Although Subsection D of La. R.S, 22:1892 does not specify to whom the cause of action belongs, a full reading of the statute shows that the right of action for “steering” is exclusive to insureds or third-party claimants who claim their insurer, or the insurer of a tortfeasor, steered them to a particular body shop. After all, Subsection A of La. R.S. 22:1892 addresses the insurer’s deadlines with respect to certain actions it must take when adjusting insurance claims of first-party insureds and third-party claimants. Subsection B addresses the penalties that may be assessed against an insurer that fails to comply with the duties it owes to first-party insureds and third-party claimants under Subsection A; it also establishes additional duties the insurer owes to third-party claimants. Subsection C sets forth the manner in which the claims of first-party insureds and third-party claimants must be paid. Each of these sections governs the relations between insurers, insureds, and third-party claimants regarding claims brought under insurance policies.
Subsection D, under which Medine’s asserts the underlying action, provides that an insurer cannot condition the payment of a claim upon the requirement that the repairs be made at a particular place or shop or by a particular entity. Logic suggests that Subsection D would likewise govern the insurer’s relations with its insureds or third-party claimants bringing claims under an insurance policy. In this case, Medine’s has not presented a claim under any insurance policy; it is a third-party with no contractual relationship to the defendants.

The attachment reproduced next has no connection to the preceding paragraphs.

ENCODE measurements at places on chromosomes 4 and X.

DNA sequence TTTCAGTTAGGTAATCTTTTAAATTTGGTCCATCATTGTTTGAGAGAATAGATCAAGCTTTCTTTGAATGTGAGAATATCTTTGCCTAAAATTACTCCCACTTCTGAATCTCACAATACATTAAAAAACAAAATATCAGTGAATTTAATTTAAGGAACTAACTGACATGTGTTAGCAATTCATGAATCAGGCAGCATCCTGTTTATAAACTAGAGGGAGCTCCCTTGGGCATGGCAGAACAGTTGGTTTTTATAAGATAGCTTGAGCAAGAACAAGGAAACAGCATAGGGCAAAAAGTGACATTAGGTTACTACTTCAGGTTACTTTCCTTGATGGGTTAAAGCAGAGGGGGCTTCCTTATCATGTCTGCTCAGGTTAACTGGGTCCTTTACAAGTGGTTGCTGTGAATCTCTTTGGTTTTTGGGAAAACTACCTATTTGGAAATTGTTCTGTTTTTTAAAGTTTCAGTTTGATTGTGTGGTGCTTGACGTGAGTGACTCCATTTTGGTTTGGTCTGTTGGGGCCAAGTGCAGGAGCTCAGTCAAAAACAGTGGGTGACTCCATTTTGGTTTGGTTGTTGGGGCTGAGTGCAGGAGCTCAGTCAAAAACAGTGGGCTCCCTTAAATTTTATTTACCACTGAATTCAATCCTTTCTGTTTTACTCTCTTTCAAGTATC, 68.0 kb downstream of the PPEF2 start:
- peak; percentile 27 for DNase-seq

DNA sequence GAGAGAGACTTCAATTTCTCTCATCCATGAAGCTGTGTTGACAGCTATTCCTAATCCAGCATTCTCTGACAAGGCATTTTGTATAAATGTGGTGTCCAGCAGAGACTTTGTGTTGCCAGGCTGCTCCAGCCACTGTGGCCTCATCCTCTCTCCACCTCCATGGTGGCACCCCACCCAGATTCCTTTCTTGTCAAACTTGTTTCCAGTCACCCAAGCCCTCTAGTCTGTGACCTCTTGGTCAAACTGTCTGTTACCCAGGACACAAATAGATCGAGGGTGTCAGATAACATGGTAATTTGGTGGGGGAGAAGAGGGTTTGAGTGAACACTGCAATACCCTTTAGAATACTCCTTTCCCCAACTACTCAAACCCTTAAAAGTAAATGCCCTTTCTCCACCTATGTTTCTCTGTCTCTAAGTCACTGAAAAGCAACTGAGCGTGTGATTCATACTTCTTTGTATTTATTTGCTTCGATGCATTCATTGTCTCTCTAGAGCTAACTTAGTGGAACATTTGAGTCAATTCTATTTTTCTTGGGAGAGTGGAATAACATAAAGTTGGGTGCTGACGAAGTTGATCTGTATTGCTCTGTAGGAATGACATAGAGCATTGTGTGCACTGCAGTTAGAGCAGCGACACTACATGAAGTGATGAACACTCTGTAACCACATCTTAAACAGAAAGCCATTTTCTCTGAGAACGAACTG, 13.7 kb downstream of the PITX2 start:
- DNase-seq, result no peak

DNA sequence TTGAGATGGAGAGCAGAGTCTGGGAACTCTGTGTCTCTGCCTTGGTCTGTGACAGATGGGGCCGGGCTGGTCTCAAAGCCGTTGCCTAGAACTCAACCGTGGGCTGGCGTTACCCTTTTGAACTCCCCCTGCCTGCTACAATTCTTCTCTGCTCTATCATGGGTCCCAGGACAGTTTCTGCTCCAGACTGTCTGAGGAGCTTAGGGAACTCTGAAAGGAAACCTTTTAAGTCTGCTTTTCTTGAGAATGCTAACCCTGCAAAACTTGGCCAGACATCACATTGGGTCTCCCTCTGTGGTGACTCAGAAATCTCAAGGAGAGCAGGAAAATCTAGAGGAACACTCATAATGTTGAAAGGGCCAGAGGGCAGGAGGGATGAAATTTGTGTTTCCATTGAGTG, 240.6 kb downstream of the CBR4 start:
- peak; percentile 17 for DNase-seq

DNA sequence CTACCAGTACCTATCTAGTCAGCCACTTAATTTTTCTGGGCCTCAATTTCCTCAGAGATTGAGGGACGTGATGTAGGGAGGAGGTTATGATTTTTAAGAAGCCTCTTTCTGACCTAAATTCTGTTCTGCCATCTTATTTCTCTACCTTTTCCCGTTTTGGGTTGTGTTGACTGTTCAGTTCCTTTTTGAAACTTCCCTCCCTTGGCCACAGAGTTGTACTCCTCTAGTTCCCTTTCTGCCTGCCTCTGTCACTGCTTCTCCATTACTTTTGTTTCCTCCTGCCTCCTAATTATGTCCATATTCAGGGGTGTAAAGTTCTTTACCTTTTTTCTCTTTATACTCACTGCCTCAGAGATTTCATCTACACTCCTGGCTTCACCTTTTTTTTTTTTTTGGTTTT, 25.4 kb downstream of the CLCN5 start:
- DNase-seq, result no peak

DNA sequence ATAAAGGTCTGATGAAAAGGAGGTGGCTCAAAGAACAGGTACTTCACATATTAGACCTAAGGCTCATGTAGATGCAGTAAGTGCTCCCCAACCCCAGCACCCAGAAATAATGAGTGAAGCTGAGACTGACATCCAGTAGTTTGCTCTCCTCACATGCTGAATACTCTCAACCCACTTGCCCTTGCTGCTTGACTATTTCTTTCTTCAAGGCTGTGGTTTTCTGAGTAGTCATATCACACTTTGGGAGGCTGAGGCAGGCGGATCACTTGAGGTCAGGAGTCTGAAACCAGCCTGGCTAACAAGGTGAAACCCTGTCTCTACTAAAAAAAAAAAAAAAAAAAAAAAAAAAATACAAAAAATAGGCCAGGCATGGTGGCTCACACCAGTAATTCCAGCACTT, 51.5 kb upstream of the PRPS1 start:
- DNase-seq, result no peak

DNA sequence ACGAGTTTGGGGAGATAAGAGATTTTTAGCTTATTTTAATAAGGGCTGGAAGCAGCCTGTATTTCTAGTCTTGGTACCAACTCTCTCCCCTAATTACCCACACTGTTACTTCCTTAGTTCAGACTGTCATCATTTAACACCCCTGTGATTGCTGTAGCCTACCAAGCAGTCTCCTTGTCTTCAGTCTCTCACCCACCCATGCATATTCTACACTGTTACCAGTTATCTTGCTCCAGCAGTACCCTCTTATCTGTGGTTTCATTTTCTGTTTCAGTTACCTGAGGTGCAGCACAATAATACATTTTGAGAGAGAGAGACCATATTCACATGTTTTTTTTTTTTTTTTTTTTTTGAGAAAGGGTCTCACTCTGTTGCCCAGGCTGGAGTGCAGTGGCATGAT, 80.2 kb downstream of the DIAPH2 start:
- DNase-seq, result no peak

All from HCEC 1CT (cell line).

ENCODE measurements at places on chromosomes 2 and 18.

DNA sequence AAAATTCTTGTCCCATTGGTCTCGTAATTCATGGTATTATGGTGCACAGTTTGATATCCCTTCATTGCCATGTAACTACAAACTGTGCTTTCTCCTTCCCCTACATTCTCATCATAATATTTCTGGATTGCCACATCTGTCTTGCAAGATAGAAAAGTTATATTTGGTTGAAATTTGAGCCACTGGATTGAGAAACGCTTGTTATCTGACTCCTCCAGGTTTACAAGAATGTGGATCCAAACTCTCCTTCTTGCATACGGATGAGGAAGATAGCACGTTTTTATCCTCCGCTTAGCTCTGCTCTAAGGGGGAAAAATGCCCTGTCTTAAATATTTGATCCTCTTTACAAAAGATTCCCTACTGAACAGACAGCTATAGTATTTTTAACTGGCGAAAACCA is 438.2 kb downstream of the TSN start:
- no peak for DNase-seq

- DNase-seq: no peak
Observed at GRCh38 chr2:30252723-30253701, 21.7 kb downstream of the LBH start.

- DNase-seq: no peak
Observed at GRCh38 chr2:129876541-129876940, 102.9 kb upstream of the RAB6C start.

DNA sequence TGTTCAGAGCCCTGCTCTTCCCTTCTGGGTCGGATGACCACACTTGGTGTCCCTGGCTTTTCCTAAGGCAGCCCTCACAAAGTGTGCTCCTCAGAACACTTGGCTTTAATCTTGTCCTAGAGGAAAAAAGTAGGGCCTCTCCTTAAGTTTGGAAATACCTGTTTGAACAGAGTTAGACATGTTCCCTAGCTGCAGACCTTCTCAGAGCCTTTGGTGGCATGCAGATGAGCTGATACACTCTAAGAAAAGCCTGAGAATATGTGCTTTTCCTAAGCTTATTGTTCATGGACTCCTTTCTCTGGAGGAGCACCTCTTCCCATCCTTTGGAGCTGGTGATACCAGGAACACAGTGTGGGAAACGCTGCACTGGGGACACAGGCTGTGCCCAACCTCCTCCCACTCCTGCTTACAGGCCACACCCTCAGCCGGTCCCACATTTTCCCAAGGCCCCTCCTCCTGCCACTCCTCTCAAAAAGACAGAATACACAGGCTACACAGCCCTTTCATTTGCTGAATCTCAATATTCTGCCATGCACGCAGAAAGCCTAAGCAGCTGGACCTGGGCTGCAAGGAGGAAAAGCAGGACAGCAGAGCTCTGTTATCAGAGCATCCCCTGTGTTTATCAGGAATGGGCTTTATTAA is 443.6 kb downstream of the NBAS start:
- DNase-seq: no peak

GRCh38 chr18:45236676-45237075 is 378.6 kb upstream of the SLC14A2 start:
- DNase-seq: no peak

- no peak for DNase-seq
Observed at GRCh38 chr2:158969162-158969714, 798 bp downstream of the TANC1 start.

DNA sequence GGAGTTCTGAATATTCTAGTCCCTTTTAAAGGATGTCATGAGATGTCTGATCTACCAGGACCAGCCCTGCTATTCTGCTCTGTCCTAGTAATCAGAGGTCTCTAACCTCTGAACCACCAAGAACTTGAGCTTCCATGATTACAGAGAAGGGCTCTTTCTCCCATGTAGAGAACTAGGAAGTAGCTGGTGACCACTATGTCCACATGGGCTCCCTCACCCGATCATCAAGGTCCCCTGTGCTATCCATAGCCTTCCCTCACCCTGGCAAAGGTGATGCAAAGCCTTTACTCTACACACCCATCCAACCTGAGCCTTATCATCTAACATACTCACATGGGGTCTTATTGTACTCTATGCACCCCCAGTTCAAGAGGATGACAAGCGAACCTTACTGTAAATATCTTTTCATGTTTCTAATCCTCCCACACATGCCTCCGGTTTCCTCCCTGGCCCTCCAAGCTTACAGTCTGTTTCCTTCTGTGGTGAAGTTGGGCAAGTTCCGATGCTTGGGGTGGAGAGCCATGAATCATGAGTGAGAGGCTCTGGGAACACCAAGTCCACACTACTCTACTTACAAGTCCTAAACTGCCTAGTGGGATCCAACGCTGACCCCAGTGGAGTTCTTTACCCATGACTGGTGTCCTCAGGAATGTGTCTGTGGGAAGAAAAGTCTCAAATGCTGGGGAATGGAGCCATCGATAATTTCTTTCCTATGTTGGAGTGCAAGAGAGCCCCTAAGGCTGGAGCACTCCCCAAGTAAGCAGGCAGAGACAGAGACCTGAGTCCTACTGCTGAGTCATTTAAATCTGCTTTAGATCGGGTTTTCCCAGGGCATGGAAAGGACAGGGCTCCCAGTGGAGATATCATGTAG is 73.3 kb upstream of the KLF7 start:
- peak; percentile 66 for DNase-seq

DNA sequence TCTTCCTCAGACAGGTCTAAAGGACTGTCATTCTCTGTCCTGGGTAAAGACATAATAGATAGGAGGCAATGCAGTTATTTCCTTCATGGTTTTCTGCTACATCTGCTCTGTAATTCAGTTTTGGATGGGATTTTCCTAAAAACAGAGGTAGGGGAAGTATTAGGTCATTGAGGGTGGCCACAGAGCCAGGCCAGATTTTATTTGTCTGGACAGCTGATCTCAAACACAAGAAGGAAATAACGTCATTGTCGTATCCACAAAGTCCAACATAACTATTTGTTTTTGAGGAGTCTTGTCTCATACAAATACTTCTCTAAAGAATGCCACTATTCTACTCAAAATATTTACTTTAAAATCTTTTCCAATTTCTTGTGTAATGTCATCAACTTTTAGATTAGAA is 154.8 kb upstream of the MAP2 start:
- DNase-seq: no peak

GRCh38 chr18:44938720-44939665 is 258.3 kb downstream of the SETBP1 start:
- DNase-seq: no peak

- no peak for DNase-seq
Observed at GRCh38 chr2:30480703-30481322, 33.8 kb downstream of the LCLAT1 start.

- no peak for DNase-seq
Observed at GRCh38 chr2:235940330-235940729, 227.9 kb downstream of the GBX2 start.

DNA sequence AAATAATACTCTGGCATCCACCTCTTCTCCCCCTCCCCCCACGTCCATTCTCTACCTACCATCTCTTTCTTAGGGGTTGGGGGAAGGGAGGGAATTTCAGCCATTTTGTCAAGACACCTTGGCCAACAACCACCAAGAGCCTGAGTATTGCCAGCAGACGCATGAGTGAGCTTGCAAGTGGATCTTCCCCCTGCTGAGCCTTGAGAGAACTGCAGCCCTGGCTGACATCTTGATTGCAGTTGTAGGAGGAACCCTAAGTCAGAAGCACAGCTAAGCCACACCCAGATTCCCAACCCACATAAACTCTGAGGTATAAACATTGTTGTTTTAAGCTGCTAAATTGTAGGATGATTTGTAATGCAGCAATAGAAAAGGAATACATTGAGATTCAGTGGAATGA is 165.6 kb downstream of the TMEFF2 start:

Jurisprudence Interpreting La. R.S. 22:1892
Section 1892 is penal in nature and, therefore, must be strictly construed. Strict construction requires that every doubt must be resolved against the imposition of a penalty. Additionally, recovery under Section 1892 requires a plaintiff to first have a valid, underlying, substantive claim upon which insurance coverage is based; the statute does not provide a cause of action against an insurer absent a valid, underlying, insurance claim.
The legislative history reveals an absence of any evidence suggesting that the anti-steering provision was ever intended to create a right in favor of claimants like Medine’s. The plain reading of La. R.S. 22:1892, jurisprudence, and the legislative history of the anti-steering provision of La. R.S. 22:1892, taken together, convince us that Subsection D of La. R.S. 22:1892 fails to create a right of action in favor of Medine’s, a body shop possessing no contractual relationship with the defendants.
Based on the foregoing, the court found that Medine’s lacks the right to recover a fine or seek injunctive relief pursuant to La. R.S. 22:1892(D)(1).
The court dismissed Medine’s claims premised on that statute. Costs arising from review of this matter are assessed to the respondent, Medine’s Collision Center, LLC.
When a statute is designed to protect insured’s from wrongful actions of their insurer it applies only to the insured and the insurer. In Louisiana insureds can sue. In other states only the department of insurance can enforce the statute. Regardless, in this case, the body shop had no contractual relationship with the insurer and, as a result, had no right to sue.
Barry Zalma, Esq., CFE, practiced law in California for more than 44 years as an insurance coverage and claims handling lawyer and more than 49 years in the insurance business. He now limits his practice to service as an insurance consultant and expert witness specializing in insurance coverage, insurance claims handling, insurance bad faith and insurance fraud almost equally for insurers and policyholders. He also serves as an arbitrator or mediator for insurance related disputes.
Mr. Zalma is the first recipient of the first annual Claims Magazine/ACE Legend Award.